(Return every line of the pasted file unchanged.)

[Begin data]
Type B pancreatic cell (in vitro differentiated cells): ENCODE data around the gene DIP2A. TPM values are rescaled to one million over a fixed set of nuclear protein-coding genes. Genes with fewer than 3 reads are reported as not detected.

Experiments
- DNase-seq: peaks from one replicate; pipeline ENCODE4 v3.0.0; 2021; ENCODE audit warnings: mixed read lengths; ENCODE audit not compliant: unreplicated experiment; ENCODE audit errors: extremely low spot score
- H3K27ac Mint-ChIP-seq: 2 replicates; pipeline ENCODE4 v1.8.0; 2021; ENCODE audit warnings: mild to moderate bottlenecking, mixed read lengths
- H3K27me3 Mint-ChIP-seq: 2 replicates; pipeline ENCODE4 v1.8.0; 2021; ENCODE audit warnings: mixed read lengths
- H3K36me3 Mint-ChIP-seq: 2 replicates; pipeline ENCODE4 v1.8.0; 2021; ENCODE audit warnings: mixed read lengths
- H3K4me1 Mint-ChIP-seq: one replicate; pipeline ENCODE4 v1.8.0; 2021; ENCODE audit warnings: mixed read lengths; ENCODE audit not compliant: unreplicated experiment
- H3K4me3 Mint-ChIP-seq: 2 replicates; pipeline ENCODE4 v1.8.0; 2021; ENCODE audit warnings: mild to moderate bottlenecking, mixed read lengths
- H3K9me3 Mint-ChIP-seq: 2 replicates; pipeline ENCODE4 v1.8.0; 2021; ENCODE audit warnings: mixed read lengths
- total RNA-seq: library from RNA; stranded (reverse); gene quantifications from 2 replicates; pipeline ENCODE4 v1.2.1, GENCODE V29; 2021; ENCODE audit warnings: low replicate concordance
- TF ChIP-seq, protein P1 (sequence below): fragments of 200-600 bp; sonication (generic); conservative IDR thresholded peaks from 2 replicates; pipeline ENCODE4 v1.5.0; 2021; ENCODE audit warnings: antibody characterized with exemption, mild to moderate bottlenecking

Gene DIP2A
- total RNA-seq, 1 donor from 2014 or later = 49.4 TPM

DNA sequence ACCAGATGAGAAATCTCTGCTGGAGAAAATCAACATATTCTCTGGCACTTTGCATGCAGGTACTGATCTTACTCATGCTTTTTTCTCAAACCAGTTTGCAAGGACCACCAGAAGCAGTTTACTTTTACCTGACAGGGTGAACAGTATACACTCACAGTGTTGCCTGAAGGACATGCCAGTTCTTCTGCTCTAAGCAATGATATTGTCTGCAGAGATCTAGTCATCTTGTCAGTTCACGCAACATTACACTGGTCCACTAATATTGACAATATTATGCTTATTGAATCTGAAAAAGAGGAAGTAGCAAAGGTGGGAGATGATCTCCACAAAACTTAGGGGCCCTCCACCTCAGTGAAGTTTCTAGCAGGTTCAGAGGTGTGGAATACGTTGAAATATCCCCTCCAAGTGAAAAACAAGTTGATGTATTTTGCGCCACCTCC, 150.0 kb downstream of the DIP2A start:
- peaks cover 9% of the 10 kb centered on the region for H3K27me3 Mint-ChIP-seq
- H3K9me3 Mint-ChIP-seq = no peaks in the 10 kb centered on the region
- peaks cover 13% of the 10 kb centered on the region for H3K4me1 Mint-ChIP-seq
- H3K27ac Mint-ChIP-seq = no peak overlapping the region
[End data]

Type B pancreatic cell (in vitro differentiated cells): ENCODE data around the gene DIP2A. TPM values are rescaled to one million over a fixed set of nuclear protein-coding genes. Genes with fewer than 3 reads are reported as not detected.

Experiments
- DNase-seq: peaks from one replicate; pipeline ENCODE4 v3.0.0; 2021; ENCODE audit warnings: mixed read lengths; ENCODE audit not compliant: unreplicated experiment; ENCODE audit errors: extremely low spot score
- H3K27ac Mint-ChIP-seq: 2 replicates; pipeline ENCODE4 v1.8.0; 2021; ENCODE audit warnings: mild to moderate bottlenecking, mixed read lengths
- H3K27me3 Mint-ChIP-seq: 2 replicates; pipeline ENCODE4 v1.8.0; 2021; ENCODE audit warnings: mixed read lengths
- H3K36me3 Mint-ChIP-seq: 2 replicates; pipeline ENCODE4 v1.8.0; 2021; ENCODE audit warnings: mixed read lengths
- H3K4me1 Mint-ChIP-seq: one replicate; pipeline ENCODE4 v1.8.0; 2021; ENCODE audit warnings: mixed read lengths; ENCODE audit not compliant: unreplicated experiment
- H3K4me3 Mint-ChIP-seq: 2 replicates; pipeline ENCODE4 v1.8.0; 2021; ENCODE audit warnings: mild to moderate bottlenecking, mixed read lengths
- H3K9me3 Mint-ChIP-seq: 2 replicates; pipeline ENCODE4 v1.8.0; 2021; ENCODE audit warnings: mixed read lengths
- total RNA-seq: library from RNA; stranded (reverse); gene quantifications from 2 replicates; pipeline ENCODE4 v1.2.1, GENCODE V29; 2021; ENCODE audit warnings: low replicate concordance
- TF ChIP-seq, protein P1 (sequence below): fragments of 200-600 bp; sonication (generic); conservative IDR thresholded peaks from 2 replicates; pipeline ENCODE4 v1.5.0; 2021; ENCODE audit warnings: antibody characterized with exemption, mild to moderate bottlenecking

Gene DIP2A
- total RNA-seq, 1 donor from 2014 or later = 49.4 TPM

DNA sequence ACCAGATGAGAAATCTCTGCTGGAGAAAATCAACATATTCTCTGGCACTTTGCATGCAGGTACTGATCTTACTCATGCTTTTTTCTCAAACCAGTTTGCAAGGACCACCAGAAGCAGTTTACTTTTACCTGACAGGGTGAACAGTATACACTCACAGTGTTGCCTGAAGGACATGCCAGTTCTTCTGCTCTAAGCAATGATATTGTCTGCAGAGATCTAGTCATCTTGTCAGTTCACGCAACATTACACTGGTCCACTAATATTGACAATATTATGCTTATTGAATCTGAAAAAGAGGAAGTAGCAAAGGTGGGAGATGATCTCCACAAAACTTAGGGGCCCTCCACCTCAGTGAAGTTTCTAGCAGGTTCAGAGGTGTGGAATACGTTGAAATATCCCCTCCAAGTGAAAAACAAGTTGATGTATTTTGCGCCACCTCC, 150.0 kb downstream of the DIP2A start:
- peaks cover 9% of the 10 kb centered on the region for H3K27me3 Mint-ChIP-seq
- H3K9me3 Mint-ChIP-seq = no peaks in the 10 kb centered on the region
- peaks cover 13% of the 10 kb centered on the region for H3K4me1 Mint-ChIP-seq
- H3K27ac Mint-ChIP-seq = no peak overlapping the region